Taxi licence applicant fined after failing to disclose previous driving convictions
A man from Oxford has been ordered to pay more than £1,800 after being found guilty of failing to disclose a series of previous driving convictions when applying for a taxi driver’s licence.
Samir Gaid, 47, from Headley Way, Oxford, appeared at Oxford Magistrates’ Court on Monday 1 February when he was found guilty of breaching section 57(3) of the Local Government (Miscellaneous Provisions) Act 1976 for knowingly or recklessly making a false statement or omitting any material particular in giving information when making his application for a hackney carriage and private hire driver’s licence.
Magistrates heard how Mr Gaid had attempted to apply for a driver’s licence from Vale of White Horse District Council in January 2020. When he submitted his application form, Mr Gaid should have disclosed details of any previous convictions, including those which would normally be considered spent. This is a requirement for all those who wish to drive licensed vehicles to ensure they are fit and proper to hold a licence and is highlighted clearly during the application process.
However, when licensing officers carried out background checks they discovered that Gaid had failed to disclose that his driver’s licence had already been revoked by Oxford City Council in November 2015. He had also failed to inform the Vale that he had received penalty points on his DVLA licence in 2010 and 2015, prior to those currently on his DVLA record, and that he had a previous conviction for plying for hire and driving without insurance.
Licensing authorities have a statutory duty to ensure that they only license drivers that are ‘fit and proper’ to be entrusted with safely transporting members of the public. As soon as officers became aware of Mr Gaid’s attempted deception, and the potential risk to public safety, they immediately put his application on hold and passed the case over to the council’s Legal team for prosecution.
In court, District Judge Rana was satisfied after hearing all the evidence that Mr Gaid was guilty of this offence. She stated that the obligations for a professional driver to the public and the council were serious and that he was responsible for providing the information and had a duty to disclose these very relevant previous convictions.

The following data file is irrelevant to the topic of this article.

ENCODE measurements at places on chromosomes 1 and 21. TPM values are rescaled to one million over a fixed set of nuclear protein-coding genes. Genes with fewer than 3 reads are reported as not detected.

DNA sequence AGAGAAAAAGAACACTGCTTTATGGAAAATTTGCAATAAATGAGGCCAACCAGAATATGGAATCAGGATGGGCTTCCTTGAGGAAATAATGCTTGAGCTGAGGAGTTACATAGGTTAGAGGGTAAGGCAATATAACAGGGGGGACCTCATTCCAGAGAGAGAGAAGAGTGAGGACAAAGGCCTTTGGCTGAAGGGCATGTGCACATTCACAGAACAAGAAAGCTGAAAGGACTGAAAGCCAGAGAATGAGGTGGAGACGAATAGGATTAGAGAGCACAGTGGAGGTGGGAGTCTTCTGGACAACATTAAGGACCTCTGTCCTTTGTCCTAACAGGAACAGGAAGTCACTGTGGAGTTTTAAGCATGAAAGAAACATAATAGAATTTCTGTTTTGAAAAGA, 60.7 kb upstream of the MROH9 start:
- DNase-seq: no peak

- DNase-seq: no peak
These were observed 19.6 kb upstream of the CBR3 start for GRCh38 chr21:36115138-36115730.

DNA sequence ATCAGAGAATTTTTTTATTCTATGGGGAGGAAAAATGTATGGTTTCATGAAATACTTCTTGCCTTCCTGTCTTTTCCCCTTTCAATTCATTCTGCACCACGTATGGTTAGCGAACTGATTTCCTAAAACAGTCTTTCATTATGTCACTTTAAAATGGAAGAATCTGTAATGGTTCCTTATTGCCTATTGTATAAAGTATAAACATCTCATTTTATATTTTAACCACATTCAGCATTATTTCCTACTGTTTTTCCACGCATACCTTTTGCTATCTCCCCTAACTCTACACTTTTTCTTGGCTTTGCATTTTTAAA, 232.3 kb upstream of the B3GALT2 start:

Mr Gaid was therefore fined £300 and ordered to pay £1,500 towards the prosecution costs and a £32 victim surcharge.
Cllr Helen Pighills, Cabinet Member Healthy Communities at Vale of White Horse District Council, said: “Anyone who applies for a taxi driver’s licence must disclose all existing and previous driving convictions. If someone fails to do this, they are potentially putting public safety at risk. The wellbeing of passengers is the number one priority when it comes to taxi licensing and so we will not hesitate to prosecute such individuals.
Further information about taxi licensing and safeguarding
When investigating the case, officers found that Mr Gaid had previously been licensed elsewhere by another authority who had been unaware of his conviction record.
Vale of White Horse District Council has previously called on the government to make the national taxi licensing system more robust in order to ensure that vital information, such as previous convictions, is easily accessible to all local authorities to help stop drivers who could put the public at risk.
In July the Government published the Statutory Taxi and Private Hire Vehicle Standards to licensing authorities, aimed at safeguarding children and vulnerable adults. The Statutory Standards set out a range of robust measures to protect taxi and PHV passengers including the use of the National Register of Taxi and Private Hire Licence Revocations and Refusals (NR3) to facilitate information sharing between authorities.
In December 2020, Baroness Vere of Norbiton, Minister for Roads, Buses and Places also wrote to councils across the country highlighting the need for authorities to share licensing information.